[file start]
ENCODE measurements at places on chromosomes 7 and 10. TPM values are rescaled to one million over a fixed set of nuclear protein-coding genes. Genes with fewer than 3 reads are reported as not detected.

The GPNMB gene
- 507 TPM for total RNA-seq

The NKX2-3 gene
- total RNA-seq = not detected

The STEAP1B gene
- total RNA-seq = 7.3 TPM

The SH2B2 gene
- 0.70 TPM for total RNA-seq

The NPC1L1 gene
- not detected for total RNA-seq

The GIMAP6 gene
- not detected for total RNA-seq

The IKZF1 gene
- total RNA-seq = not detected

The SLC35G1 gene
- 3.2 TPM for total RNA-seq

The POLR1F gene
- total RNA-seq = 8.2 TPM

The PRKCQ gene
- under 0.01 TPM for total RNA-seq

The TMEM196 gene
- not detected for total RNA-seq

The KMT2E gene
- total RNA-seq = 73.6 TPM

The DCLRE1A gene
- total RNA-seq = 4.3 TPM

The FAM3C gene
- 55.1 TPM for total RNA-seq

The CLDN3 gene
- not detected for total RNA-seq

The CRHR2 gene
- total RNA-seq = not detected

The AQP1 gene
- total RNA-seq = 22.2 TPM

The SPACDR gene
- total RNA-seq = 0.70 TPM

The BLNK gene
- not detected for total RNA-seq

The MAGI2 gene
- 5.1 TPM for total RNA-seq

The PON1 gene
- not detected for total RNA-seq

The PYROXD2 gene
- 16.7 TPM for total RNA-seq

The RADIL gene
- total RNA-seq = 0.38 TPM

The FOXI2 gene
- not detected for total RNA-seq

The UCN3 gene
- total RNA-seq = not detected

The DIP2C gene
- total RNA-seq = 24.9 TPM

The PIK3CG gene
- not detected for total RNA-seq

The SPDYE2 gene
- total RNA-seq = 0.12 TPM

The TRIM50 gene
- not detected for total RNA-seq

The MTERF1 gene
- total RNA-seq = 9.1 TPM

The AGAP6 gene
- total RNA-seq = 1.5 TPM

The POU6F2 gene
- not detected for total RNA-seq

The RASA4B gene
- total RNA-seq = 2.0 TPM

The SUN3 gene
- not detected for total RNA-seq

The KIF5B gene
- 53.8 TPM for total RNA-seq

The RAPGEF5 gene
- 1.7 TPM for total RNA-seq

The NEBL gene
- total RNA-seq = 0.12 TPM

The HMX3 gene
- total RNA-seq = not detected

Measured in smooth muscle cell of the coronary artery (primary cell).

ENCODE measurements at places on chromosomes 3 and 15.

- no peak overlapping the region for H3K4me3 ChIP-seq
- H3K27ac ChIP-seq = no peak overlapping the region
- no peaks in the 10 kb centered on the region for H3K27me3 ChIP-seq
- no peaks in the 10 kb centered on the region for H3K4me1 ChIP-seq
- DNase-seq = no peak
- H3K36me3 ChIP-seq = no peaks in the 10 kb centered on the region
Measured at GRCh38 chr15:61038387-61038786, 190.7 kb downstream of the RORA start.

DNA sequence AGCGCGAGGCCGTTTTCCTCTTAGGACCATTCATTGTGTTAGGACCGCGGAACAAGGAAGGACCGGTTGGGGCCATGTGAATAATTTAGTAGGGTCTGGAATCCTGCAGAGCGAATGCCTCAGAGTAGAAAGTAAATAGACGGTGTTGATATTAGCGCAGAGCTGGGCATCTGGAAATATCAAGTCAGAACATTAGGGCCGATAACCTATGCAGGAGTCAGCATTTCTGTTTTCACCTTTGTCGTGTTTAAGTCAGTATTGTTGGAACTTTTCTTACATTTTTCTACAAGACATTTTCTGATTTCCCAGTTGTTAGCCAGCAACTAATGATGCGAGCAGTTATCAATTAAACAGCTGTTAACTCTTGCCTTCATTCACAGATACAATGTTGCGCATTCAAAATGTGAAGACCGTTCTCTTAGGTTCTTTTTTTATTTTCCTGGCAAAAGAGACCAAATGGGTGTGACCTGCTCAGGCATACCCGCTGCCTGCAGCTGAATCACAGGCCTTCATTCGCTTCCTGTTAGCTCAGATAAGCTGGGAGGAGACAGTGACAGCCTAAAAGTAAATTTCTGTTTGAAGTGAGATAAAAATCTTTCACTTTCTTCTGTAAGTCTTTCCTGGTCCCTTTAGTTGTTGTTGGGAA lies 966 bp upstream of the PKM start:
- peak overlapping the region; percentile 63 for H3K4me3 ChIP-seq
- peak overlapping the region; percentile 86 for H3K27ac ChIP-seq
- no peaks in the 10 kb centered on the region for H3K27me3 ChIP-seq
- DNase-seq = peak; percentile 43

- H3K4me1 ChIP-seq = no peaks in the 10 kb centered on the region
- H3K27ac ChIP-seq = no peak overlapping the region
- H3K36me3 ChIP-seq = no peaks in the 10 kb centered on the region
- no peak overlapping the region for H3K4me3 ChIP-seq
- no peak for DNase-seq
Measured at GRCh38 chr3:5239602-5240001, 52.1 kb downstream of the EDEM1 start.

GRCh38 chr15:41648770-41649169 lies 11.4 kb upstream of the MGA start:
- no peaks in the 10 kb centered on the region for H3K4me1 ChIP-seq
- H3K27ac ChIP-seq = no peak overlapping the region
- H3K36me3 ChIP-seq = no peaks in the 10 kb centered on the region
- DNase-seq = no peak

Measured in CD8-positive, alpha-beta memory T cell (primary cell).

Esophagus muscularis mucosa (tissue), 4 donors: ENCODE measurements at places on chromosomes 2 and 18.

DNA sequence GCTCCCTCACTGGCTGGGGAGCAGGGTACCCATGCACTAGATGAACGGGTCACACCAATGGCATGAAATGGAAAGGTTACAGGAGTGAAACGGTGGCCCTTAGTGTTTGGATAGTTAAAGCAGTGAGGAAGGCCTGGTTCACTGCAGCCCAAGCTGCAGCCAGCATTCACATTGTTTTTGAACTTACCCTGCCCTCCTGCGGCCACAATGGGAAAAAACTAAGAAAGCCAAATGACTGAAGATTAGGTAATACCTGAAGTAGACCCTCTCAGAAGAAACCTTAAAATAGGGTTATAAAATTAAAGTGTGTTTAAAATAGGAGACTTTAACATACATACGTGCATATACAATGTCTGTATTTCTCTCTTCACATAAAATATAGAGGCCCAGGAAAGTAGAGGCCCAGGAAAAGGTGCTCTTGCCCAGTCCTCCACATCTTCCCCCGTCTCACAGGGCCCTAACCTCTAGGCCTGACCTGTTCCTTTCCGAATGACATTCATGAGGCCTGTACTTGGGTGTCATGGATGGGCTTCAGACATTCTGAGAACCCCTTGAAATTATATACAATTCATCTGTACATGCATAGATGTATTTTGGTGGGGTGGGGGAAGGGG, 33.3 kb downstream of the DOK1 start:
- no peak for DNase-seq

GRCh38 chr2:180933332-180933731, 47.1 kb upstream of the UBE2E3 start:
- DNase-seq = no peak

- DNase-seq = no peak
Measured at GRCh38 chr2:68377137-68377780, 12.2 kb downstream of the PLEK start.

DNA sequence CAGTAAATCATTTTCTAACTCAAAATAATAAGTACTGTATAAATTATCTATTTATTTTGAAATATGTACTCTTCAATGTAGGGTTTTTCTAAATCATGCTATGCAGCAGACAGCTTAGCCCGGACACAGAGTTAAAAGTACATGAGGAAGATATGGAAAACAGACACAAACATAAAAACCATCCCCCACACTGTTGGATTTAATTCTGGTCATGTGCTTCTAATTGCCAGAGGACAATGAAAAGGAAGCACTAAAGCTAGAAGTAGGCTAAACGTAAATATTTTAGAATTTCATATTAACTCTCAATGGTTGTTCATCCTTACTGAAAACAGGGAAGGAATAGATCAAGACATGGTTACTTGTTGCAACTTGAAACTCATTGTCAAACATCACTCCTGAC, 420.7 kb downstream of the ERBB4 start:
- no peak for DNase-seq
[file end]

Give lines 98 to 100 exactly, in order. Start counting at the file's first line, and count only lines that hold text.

GRCh38 chr15:41648770-41649169 lies 11.4 kb upstream of the MGA start:
- no peaks in the 10 kb centered on the region for H3K4me1 ChIP-seq
- H3K27ac ChIP-seq = no peak overlapping the region